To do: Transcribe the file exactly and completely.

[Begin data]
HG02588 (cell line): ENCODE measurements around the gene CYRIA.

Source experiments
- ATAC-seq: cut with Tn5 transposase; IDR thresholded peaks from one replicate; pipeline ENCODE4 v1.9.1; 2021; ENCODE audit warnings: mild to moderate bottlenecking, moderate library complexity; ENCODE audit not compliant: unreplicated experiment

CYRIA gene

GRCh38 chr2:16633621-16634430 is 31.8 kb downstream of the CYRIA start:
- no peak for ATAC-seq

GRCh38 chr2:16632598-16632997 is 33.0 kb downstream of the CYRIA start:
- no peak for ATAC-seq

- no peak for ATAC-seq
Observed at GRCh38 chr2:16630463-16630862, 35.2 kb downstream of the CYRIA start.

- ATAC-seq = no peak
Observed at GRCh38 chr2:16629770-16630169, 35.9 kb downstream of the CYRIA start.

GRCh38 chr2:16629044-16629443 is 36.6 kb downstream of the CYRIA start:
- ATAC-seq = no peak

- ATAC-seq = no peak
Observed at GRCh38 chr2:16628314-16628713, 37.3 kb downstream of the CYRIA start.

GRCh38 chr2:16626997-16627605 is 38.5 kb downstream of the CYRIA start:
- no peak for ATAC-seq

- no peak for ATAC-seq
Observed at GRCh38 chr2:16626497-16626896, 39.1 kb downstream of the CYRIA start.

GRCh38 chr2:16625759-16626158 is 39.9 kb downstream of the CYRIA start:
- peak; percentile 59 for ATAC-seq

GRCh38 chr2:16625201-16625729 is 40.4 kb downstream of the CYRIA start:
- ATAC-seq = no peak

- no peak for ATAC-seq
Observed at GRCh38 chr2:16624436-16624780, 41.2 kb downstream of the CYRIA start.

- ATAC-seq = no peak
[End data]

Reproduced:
HG02588 (cell line): ENCODE measurements around the gene CYRIA.

Source experiments
- ATAC-seq: cut with Tn5 transposase; IDR thresholded peaks from one replicate; pipeline ENCODE4 v1.9.1; 2021; ENCODE audit warnings: mild to moderate bottlenecking, moderate library complexity; ENCODE audit not compliant: unreplicated experiment

CYRIA gene

GRCh38 chr2:16633621-16634430 is 31.8 kb downstream of the CYRIA start:
- no peak for ATAC-seq

GRCh38 chr2:16632598-16632997 is 33.0 kb downstream of the CYRIA start:
- no peak for ATAC-seq

- no peak for ATAC-seq
Observed at GRCh38 chr2:16630463-16630862, 35.2 kb downstream of the CYRIA start.

- ATAC-seq = no peak
Observed at GRCh38 chr2:16629770-16630169, 35.9 kb downstream of the CYRIA start.

GRCh38 chr2:16629044-16629443 is 36.6 kb downstream of the CYRIA start:
- ATAC-seq = no peak

- ATAC-seq = no peak
Observed at GRCh38 chr2:16628314-16628713, 37.3 kb downstream of the CYRIA start.

GRCh38 chr2:16626997-16627605 is 38.5 kb downstream of the CYRIA start:
- no peak for ATAC-seq

- no peak for ATAC-seq
Observed at GRCh38 chr2:16626497-16626896, 39.1 kb downstream of the CYRIA start.

GRCh38 chr2:16625759-16626158 is 39.9 kb downstream of the CYRIA start:
- peak; percentile 59 for ATAC-seq

GRCh38 chr2:16625201-16625729 is 40.4 kb downstream of the CYRIA start:
- ATAC-seq = no peak

- no peak for ATAC-seq
Observed at GRCh38 chr2:16624436-16624780, 41.2 kb downstream of the CYRIA start.

- ATAC-seq = no peak